So Centrino 2? Surely?
I don’t know about you, but I love freedom; I hate to sit at my desk and work all day. However, there used to be restrictions – I needed a network connection in order to be able to fire emails off and browse the net. Well times have changed and computers have evolved. I have been running a WiFi network for about 3 years now and for sure it has changed the way I work.
Around 18 months ago I was sitting in a briefing at IDF (Intel Developer Forum) when Intel shared a new ‘solution’ with us. Intel talked about an integrated wireless solution for mobile computers. They were to call it Centrino.
Over the years I have had a number of laptops; and without doubt up until I got my IBM X31 my favorite was my old trustworthy Compaq Armada M700 it was thin, easy to carry and did everything I needed it to do, it catered my needs and expectations from a laptop. Now I use an X31 and can connect to a WiFi LAN easily – and some could say it makes me more productive. Others say it makes it harder to disconnect from work.
Intel’s main focus for the Centrino brand was to offer a solution which had good battery life, a wireless connection, came in small form factors, and of course had some performance. There are not many who can argue it doesn’t achieve all of these, and well. Without doubt Centrino has been one of the major successes for Intel in 2004, and has helped to drive people to a wireless world.
Today sees the birth of Sonoma - Centrino 2 if you will – Intel’s next generation mobile platform which has been refined and sees some of Intel’s recent desktop technologies put into it. These are carried to Sonoma using the i915 core logic as a base. Sonoma also demands the use of the next generation Pentium-M CPU (Dothan), Intel Pro Wireless 2200BG or 2915ABG WiFi module, and Intel state that this new module supports new software which gives tightened security and easier configuration.
Intel’s aim is to deliver to the consumer a solution which will improve their experience of music, photos, movies, games and TV on their laptop. Intel has refreshed their integrated mobile graphics part with support for 3D gaming, TV out, and high-definition playback. This may not cater for everyone’s needs but OEMs can select to use an integrated 3rd party graphics solution. The ‘improved’ audio experience in the consumer is in the form of their high-definition audio part which features Dolby-approved 7.1 audio, array microphone support and jack re-tasking.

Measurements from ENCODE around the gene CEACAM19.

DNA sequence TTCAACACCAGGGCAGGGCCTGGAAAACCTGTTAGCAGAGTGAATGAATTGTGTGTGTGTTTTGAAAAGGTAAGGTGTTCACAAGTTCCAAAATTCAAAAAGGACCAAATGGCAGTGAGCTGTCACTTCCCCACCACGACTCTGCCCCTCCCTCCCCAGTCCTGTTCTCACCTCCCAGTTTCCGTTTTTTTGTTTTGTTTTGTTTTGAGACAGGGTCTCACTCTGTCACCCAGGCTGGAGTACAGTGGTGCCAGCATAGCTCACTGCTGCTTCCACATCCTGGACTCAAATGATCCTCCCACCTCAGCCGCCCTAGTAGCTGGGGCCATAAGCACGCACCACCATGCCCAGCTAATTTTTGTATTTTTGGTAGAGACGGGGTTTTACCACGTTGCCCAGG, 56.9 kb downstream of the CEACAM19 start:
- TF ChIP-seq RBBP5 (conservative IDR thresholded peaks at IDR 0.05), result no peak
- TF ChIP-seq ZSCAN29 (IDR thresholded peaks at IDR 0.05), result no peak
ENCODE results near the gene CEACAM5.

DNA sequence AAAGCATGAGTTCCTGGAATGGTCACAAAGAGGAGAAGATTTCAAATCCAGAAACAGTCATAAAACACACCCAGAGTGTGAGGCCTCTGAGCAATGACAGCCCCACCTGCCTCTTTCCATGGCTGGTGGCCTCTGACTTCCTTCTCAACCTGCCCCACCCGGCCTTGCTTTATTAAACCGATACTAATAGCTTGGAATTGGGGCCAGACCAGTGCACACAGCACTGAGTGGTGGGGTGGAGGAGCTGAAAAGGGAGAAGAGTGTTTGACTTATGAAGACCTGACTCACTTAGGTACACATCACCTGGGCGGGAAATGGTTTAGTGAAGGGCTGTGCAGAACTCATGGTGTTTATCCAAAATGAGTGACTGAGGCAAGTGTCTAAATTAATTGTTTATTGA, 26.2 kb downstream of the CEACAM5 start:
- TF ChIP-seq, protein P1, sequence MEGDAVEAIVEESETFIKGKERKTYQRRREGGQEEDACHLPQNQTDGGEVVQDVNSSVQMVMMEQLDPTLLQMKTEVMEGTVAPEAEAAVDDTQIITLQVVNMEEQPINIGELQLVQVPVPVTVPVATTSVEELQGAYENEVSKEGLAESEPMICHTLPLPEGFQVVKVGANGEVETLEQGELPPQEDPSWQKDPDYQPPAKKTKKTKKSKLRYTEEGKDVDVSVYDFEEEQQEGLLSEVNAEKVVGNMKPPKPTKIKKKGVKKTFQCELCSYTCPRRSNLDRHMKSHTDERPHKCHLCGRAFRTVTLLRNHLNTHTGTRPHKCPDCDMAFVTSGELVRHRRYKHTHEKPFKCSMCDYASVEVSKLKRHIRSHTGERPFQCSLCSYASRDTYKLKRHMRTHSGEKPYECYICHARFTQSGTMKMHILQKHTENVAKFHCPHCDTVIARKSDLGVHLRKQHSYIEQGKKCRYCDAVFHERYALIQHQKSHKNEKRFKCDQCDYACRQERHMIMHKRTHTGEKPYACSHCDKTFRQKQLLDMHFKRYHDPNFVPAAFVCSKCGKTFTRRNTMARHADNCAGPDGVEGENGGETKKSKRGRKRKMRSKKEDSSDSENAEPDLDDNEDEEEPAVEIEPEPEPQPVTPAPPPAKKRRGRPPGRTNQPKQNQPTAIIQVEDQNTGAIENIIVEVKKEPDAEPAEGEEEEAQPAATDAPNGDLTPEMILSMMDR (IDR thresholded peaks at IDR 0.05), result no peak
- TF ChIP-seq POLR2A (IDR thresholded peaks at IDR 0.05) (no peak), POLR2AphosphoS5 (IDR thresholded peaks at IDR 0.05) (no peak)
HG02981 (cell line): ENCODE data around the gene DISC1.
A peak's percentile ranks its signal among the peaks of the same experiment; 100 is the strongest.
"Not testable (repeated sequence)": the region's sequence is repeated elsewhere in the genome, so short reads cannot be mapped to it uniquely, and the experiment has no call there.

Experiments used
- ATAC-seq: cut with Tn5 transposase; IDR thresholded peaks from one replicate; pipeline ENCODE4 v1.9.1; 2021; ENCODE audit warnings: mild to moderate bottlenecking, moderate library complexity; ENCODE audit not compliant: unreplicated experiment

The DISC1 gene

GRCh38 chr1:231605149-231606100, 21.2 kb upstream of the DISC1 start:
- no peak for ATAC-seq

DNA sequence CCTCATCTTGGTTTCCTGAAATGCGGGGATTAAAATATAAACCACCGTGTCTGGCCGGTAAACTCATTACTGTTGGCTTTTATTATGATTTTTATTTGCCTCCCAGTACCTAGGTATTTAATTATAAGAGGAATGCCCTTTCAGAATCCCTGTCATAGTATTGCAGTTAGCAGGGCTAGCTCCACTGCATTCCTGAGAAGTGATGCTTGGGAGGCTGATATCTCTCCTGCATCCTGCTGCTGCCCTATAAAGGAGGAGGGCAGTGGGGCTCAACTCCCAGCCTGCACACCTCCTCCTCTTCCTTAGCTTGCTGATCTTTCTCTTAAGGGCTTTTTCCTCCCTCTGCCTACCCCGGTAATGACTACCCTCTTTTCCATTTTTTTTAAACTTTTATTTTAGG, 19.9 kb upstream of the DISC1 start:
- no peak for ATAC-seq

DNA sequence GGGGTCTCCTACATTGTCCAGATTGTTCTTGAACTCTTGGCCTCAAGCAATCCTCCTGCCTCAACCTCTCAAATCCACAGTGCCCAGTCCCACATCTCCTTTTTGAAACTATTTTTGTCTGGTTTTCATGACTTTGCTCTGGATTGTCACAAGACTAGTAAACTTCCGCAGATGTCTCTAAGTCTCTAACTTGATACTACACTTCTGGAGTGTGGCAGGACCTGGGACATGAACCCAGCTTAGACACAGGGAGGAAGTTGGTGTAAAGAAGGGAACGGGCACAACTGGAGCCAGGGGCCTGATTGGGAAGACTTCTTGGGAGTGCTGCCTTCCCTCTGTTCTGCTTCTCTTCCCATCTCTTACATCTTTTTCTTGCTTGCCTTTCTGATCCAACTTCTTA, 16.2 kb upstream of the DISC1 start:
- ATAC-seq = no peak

Like the existing Centrino platform, the OEM creating a Sonoma-based system has to have Intel CPU, Chipset, and WiFi in order for the product to carry the Centrino brand name.
Of course Intel also has to appeal to the business user, and even though these multimedia improvements may well sell it on the consumer side, the business side needs resilience and security. Intel has focused on delivering security, responsiveness, stability and flexibility.
The new Sonoma platform includes:
- Intel Graphics Media Processor 900
- 533FSB with DDR2 (up to 2GB), and PCI-E support
- High Definition Audio
- Intel WiFi Support
- Power Optimized FSB
The future of Centrino will encapsulate dual core technology, and Intel are investing in other key areas such as WiFi, battery and display, attempting to pioneer new technology in each sector.
Confusingly, Intel has chosen to retain the Centrino brand name with no modifications, with the only easy way to spot a Sonoma being the processor used. A 7-series Pentium-M on 533MHz front-side bus is what to look out for.
To sum up, Intel has taken most of the desktop platform recently rolled out for Pentium 4, and applied to Pentium-M and the Centrino platform. We’ll bring you more on Sonoma as and when we receive evaluation samples from third-party manufacturers.